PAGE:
Box 19, Folder 1, Document 76

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Se deen Se

'-. William C. Smellage
* Secretary

Eon Mayor Allen:

decent A merican here in Dallas.
Perhaps other cities will now

Situation perfectly.

Ghe Hallas Morning News

You sre being appleuded by every


You hendled the

do the|

The News, oldest business institution in Texas, was established in 1852
while Texas was @ Republic

H. Ben Decherd Jr.
Chairman, Executive Committee

7*Sfsnatng Bale

E, M. (Ted) Dealey
Soser e
James M. Moroney Jr,
Vice-President and Treasurer-

Dick West
Editorial Editor


People are blaming Ralph McGill too

The Trials

UNTIL THIS week, the City of At-

, Janta had maintained a glowing repu-

- tation as one of the hardest-working

oa See VS e


communities in the building of inter-
racial harmony and progress. Through
the efforts and cooperation of whites
_and Negroes, it established itself as a
model of peaceful integration, a model
studied by other Southern communi-
ties trying to’ solve their own racial

’ Then Stokely Carmichael came to
town with his inflammatory sales

_ pitch for “black power” and his rant-

-ings against “the white devils.” And
‘on Tuesday night, Carmichael’s loud-
speaker campaign came to fruition
with the rioting of a mob. This mob
_ attacked the mayor, who tried to rea-
_ Son with its members. It attacked the
” policemen who tried to restore order.
' But it did more—it attacked thecon-
cept Atlanta has ran-ceentcd, the con-
pw enat rea Compromise and Cooper.
ation can achieve a spirit in which all
faces can work together to build a

he _. better city.


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~* THIS WAS perhaps the greatest

damage that the mob did. Now other

. city fathers may be tempted to shrug

' their shoulders and say: “What’s the
use? Atlanta has done as much as any

“City in the South to make cooperative

ey work, and look what hap-
. Dallas citizens in particular may
be discouraged by Atlanta’s experi-
ence, for the two cities are very much
alike in their populations, in their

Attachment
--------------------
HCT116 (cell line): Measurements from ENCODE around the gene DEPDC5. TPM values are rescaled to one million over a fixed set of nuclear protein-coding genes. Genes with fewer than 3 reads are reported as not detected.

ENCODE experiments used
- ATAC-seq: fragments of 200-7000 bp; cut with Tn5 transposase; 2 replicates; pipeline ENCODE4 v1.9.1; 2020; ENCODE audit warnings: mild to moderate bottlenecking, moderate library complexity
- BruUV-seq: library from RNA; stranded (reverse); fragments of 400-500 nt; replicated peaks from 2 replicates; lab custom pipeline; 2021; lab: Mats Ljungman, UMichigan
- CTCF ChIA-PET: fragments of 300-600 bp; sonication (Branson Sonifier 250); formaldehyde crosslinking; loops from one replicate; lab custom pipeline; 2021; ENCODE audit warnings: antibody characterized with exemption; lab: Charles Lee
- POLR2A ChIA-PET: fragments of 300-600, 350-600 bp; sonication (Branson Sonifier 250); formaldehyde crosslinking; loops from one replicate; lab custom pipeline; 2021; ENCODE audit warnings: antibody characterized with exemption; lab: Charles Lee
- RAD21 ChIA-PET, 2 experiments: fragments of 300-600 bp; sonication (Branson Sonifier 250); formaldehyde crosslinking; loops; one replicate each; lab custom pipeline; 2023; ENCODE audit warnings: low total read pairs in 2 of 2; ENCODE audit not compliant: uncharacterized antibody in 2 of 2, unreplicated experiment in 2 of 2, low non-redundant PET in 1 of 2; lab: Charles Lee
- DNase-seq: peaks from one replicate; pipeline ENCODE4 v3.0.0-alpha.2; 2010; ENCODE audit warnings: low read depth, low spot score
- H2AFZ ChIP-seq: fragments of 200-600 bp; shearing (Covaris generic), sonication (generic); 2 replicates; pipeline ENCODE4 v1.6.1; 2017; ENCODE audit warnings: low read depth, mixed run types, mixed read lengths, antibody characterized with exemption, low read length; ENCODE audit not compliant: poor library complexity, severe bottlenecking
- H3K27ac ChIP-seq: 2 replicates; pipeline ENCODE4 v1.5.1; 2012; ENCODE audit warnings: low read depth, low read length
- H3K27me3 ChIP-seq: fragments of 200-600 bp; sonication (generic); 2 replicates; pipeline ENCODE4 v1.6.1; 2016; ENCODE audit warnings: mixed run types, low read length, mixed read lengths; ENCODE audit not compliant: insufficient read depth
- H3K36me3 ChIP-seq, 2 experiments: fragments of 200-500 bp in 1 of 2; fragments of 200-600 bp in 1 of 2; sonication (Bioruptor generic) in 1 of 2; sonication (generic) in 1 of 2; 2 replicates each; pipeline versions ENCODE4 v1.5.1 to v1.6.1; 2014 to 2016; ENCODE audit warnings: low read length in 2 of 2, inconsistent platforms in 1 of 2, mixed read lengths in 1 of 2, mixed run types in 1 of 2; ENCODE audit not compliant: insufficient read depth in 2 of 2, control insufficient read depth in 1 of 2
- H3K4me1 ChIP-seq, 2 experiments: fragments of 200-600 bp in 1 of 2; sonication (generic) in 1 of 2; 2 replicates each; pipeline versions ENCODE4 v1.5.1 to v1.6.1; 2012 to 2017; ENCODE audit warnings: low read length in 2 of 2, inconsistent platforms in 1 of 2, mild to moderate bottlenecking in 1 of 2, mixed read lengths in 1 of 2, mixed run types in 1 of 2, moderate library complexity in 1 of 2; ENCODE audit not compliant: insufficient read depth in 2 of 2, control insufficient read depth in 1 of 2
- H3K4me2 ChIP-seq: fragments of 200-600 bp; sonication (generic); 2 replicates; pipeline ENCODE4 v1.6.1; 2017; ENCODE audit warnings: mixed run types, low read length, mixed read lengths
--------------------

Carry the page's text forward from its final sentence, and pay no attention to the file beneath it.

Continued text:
economies and in their attempts to
» build through interracial cooperation.


_* But before we decide to abandon

the path that Dallas and Atlanta have

Higher, Higher. Hicher

of Atlanta

tried to follow, it would serve us well
to look deeper into the events of the
current week. There is more to the
story than the headlined activities of
Carmichael’s SNCC barnstormers or
of the hundreds of young rioters.

We should note that there were
Negro as well as white leaders who
tried, at the risk of their safety, to
quell the violence. There were Negro
as well as white policemen who skill-
fully restored order before the riot
turned into a bloodbath.

And, perhaps most important, the
Negro Atlantans, local civil-rights
leaders and ministers, were the ones
who organized a door-to-door cam-
paign the following day to counter
Carmichael’s efforts to turn the city
into a battleground.

IN SHORT, in Atlanta, there is a
durable fabric of society, a fabric that
has been woven of both white and
black threads through the years of co-
Operation. The efforts of these years
have not been as dramatic or as well-
publicized as the riot, but in the final
analysis they should prove to be more
lasting in their results.

These results of the work of men
of good will will not be destroyed
overnight by men of Carmichael’s
stripe. Rational Atlantans of both
races cannot stand by and see their
community torn asunder, because
those of both races know that they
have a stake in its future,

The Rev. Samuel Williams, presi-
dent of the Atlanta chapter of the
NAACP, summed it up most succinct-
ly when he declared: -

“Atlanta is not by far a perfect
city but it is too great to be destroyed
by simpleminded bigotry.”


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